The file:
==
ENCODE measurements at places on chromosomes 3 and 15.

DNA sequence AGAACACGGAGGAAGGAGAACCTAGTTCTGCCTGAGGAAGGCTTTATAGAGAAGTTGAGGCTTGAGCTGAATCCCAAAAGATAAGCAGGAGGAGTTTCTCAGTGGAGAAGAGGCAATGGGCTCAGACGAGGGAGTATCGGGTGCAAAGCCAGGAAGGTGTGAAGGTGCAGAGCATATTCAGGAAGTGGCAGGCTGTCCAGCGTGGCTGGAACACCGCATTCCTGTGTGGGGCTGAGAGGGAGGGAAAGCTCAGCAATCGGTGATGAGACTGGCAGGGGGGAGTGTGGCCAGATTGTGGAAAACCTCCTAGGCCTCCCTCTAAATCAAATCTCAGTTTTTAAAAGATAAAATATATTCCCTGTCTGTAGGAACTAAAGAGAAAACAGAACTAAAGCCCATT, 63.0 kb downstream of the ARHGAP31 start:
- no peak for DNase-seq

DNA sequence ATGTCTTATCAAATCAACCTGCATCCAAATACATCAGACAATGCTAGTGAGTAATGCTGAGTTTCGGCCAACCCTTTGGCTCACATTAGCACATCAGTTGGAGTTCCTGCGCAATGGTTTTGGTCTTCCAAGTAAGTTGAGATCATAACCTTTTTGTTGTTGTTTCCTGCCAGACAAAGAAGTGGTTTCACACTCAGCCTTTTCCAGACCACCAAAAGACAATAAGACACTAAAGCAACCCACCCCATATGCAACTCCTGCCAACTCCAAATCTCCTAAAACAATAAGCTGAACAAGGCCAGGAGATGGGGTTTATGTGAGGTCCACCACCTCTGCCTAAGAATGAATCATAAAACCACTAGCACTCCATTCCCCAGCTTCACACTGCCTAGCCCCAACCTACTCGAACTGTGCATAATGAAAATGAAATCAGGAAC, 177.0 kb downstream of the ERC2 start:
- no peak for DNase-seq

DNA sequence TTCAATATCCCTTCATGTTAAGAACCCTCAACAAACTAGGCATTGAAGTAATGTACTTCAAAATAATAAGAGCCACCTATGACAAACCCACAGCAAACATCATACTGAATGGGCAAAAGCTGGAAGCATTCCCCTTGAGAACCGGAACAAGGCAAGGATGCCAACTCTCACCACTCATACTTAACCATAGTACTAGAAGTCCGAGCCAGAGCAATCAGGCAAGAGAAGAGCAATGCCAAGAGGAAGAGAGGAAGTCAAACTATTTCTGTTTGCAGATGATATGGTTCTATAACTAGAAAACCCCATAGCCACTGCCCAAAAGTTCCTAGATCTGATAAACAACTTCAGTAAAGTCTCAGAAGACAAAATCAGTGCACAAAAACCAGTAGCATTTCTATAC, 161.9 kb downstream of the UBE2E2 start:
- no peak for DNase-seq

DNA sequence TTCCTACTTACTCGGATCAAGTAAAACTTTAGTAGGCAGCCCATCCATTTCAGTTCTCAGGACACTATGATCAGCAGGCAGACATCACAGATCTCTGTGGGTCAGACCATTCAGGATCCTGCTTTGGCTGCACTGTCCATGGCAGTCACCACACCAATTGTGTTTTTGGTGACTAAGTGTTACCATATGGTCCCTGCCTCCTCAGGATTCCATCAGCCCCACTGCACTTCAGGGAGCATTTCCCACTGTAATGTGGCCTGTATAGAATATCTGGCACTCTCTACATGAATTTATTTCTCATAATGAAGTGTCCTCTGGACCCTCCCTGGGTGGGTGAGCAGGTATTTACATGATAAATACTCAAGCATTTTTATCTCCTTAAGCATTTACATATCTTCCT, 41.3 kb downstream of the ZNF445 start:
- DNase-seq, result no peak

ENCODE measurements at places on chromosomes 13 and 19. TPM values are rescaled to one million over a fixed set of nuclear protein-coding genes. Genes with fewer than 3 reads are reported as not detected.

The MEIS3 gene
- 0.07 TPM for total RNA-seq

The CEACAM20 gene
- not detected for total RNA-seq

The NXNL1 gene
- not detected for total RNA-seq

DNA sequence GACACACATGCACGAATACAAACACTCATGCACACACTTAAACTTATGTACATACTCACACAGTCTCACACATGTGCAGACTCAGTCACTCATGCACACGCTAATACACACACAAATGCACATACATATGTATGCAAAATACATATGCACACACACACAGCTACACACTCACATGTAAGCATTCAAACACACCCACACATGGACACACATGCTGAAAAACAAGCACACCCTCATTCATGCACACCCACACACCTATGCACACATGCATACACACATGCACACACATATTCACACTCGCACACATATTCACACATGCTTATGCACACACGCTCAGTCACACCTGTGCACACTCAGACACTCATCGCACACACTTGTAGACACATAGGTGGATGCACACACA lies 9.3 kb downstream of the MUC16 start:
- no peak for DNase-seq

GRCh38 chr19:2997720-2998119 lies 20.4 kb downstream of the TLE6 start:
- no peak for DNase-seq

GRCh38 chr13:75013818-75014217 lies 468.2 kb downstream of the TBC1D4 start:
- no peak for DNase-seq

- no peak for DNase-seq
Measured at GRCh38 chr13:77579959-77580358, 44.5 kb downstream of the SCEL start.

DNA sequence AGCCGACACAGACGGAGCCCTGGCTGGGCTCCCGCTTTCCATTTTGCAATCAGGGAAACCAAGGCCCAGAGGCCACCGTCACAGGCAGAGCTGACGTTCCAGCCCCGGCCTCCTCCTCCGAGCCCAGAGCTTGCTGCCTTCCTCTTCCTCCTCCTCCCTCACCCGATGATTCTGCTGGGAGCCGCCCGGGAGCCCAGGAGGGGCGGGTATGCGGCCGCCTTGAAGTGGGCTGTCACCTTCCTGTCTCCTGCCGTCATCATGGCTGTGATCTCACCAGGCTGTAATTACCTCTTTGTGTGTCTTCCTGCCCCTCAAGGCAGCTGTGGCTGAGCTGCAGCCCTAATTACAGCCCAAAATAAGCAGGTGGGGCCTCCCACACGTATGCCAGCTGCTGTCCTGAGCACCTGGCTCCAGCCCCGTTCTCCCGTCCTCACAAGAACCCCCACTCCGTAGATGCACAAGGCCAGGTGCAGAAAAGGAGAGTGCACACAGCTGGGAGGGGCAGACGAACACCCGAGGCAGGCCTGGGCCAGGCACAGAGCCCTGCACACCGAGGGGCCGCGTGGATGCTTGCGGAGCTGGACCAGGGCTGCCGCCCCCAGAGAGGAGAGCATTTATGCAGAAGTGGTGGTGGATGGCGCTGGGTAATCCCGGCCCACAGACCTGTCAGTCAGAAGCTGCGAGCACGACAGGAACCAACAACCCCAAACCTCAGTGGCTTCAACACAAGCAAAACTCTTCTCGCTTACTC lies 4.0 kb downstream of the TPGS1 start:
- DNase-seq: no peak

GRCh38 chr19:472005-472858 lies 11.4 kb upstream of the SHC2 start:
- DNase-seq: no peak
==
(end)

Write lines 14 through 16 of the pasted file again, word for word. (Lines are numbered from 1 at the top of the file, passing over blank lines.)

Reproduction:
- not detected for total RNA-seq

The NXNL1 gene
- not detected for total RNA-seq